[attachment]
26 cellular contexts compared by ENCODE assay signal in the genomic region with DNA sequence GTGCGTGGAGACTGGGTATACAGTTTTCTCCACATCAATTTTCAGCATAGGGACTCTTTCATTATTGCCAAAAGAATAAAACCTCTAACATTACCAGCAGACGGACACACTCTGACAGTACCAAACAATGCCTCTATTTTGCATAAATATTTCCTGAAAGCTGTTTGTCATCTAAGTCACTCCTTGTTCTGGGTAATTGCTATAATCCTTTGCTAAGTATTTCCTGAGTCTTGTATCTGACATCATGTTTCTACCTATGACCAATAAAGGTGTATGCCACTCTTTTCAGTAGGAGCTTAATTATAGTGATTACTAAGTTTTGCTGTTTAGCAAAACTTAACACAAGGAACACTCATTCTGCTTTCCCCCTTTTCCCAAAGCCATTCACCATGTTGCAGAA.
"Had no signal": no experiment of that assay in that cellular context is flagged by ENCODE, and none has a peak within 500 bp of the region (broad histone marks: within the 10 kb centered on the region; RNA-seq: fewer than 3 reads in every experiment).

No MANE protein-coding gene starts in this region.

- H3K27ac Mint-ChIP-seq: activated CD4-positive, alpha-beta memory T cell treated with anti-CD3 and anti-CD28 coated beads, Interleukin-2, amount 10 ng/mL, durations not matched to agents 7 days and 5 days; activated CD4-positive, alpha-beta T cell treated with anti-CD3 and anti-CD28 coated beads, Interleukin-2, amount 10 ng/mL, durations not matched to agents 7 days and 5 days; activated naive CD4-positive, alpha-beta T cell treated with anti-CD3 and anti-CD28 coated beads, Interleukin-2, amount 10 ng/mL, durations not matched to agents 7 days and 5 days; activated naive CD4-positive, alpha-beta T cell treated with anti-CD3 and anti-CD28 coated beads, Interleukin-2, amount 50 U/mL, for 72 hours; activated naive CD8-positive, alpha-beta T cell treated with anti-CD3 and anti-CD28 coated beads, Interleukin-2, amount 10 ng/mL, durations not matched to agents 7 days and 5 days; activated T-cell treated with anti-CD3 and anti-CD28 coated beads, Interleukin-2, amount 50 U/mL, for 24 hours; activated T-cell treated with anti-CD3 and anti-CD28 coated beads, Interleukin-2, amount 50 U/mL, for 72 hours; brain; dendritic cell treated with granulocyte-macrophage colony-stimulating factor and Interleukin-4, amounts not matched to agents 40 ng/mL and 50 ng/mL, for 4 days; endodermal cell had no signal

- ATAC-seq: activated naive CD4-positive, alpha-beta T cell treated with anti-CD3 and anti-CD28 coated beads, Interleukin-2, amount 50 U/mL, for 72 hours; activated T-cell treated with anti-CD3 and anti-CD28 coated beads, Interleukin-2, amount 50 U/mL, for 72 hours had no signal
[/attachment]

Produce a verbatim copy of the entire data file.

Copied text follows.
26 cellular contexts compared by ENCODE assay signal in the genomic region with DNA sequence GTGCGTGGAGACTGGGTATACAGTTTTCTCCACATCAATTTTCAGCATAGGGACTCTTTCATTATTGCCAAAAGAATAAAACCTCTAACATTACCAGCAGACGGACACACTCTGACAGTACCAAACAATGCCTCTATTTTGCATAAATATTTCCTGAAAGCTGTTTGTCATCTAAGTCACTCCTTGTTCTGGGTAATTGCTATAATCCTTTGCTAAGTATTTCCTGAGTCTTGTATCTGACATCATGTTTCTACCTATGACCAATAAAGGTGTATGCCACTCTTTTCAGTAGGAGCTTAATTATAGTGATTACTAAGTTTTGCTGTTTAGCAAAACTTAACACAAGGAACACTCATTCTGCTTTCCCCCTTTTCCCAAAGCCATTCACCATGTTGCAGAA.
"Had no signal": no experiment of that assay in that cellular context is flagged by ENCODE, and none has a peak within 500 bp of the region (broad histone marks: within the 10 kb centered on the region; RNA-seq: fewer than 3 reads in every experiment).

No MANE protein-coding gene starts in this region.

- H3K27ac Mint-ChIP-seq: activated CD4-positive, alpha-beta memory T cell treated with anti-CD3 and anti-CD28 coated beads, Interleukin-2, amount 10 ng/mL, durations not matched to agents 7 days and 5 days; activated CD4-positive, alpha-beta T cell treated with anti-CD3 and anti-CD28 coated beads, Interleukin-2, amount 10 ng/mL, durations not matched to agents 7 days and 5 days; activated naive CD4-positive, alpha-beta T cell treated with anti-CD3 and anti-CD28 coated beads, Interleukin-2, amount 10 ng/mL, durations not matched to agents 7 days and 5 days; activated naive CD4-positive, alpha-beta T cell treated with anti-CD3 and anti-CD28 coated beads, Interleukin-2, amount 50 U/mL, for 72 hours; activated naive CD8-positive, alpha-beta T cell treated with anti-CD3 and anti-CD28 coated beads, Interleukin-2, amount 10 ng/mL, durations not matched to agents 7 days and 5 days; activated T-cell treated with anti-CD3 and anti-CD28 coated beads, Interleukin-2, amount 50 U/mL, for 24 hours; activated T-cell treated with anti-CD3 and anti-CD28 coated beads, Interleukin-2, amount 50 U/mL, for 72 hours; brain; dendritic cell treated with granulocyte-macrophage colony-stimulating factor and Interleukin-4, amounts not matched to agents 40 ng/mL and 50 ng/mL, for 4 days; endodermal cell had no signal

- ATAC-seq: activated naive CD4-positive, alpha-beta T cell treated with anti-CD3 and anti-CD28 coated beads, Interleukin-2, amount 50 U/mL, for 72 hours; activated T-cell treated with anti-CD3 and anti-CD28 coated beads, Interleukin-2, amount 50 U/mL, for 72 hours had no signal